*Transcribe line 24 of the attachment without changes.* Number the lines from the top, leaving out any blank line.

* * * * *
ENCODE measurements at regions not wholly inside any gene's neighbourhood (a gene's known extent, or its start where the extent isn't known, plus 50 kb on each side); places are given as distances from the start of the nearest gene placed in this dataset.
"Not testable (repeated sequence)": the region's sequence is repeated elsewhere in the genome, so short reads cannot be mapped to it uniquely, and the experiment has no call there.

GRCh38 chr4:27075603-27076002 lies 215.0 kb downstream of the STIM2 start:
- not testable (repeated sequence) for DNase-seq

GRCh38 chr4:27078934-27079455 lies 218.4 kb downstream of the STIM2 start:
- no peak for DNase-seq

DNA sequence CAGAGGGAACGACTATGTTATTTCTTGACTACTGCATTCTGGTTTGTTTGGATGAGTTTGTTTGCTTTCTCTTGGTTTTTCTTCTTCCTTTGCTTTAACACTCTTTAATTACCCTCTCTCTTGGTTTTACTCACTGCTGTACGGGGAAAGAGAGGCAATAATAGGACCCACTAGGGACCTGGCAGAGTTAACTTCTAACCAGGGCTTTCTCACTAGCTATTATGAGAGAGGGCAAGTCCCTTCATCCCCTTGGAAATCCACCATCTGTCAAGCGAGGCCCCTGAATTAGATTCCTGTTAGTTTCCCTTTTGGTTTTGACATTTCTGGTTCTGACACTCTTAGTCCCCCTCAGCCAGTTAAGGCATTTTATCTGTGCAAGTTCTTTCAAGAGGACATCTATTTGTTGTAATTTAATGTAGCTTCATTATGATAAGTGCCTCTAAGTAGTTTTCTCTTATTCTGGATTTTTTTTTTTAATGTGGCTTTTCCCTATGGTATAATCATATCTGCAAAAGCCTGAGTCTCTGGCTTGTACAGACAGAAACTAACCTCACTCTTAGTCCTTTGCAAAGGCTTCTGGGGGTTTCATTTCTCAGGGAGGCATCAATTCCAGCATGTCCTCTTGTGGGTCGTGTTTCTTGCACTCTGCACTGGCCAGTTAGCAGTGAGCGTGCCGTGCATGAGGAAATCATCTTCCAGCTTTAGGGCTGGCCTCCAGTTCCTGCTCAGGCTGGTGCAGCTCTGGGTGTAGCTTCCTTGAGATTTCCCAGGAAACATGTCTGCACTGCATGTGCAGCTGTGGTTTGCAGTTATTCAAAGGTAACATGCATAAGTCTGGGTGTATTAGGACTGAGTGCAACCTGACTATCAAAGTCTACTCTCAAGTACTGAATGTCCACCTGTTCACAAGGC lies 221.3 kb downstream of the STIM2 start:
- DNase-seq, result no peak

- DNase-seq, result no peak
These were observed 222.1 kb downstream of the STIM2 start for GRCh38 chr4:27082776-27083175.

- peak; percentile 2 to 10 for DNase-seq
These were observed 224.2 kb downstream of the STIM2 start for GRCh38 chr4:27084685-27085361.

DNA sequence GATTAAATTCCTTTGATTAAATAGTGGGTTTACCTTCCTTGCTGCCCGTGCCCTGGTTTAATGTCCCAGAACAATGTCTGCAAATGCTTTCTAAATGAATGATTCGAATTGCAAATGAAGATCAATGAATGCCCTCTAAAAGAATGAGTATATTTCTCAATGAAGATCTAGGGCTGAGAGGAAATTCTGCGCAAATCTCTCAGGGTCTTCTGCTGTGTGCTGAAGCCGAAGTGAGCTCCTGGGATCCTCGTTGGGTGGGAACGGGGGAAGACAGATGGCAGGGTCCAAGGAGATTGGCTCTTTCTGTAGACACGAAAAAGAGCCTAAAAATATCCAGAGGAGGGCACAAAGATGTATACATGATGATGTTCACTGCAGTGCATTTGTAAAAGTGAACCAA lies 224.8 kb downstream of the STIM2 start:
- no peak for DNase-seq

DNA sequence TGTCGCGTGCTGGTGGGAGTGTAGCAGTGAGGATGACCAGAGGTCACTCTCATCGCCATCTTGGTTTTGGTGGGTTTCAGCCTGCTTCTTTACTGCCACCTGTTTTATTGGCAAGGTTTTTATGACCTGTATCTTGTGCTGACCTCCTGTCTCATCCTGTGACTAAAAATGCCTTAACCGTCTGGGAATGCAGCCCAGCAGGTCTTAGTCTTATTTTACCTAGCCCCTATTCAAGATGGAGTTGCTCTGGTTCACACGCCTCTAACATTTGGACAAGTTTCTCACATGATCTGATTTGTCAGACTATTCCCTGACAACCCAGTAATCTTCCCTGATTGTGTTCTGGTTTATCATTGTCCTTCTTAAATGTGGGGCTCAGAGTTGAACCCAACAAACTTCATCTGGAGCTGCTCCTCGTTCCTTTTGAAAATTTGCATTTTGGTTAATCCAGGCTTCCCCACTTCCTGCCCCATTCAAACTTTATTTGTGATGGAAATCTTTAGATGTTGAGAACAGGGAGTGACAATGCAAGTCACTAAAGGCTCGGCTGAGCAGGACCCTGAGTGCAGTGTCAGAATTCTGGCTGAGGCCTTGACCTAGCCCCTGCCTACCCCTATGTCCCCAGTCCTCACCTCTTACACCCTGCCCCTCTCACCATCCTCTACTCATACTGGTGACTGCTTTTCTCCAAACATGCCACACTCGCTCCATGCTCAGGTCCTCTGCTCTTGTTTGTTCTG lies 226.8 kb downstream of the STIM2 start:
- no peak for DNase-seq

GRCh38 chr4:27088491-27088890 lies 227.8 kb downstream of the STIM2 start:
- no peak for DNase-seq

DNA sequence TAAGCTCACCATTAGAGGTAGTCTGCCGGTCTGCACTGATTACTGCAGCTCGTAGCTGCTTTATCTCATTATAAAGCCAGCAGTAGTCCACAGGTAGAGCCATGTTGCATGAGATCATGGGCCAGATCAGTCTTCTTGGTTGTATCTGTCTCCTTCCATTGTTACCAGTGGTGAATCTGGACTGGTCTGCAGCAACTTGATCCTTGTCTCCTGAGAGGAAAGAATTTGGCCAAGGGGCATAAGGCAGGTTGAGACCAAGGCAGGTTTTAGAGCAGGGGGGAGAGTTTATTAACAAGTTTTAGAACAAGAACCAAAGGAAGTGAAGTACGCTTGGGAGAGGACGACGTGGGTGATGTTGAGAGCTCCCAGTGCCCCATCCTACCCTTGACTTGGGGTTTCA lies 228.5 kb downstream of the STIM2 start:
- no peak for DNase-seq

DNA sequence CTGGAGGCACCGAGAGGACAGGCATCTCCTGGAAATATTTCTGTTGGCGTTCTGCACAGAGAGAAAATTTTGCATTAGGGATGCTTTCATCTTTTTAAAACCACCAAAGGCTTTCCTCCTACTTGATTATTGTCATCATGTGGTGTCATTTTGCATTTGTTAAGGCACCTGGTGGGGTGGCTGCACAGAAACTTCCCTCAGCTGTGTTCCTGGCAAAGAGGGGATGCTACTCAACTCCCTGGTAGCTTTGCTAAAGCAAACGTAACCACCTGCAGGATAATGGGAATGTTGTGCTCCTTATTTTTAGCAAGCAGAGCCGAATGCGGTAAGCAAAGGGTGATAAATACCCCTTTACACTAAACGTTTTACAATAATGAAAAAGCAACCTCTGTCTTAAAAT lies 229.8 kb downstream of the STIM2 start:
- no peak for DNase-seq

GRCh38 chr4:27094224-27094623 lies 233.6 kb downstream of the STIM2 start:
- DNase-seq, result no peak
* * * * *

- DNase-seq, result no peak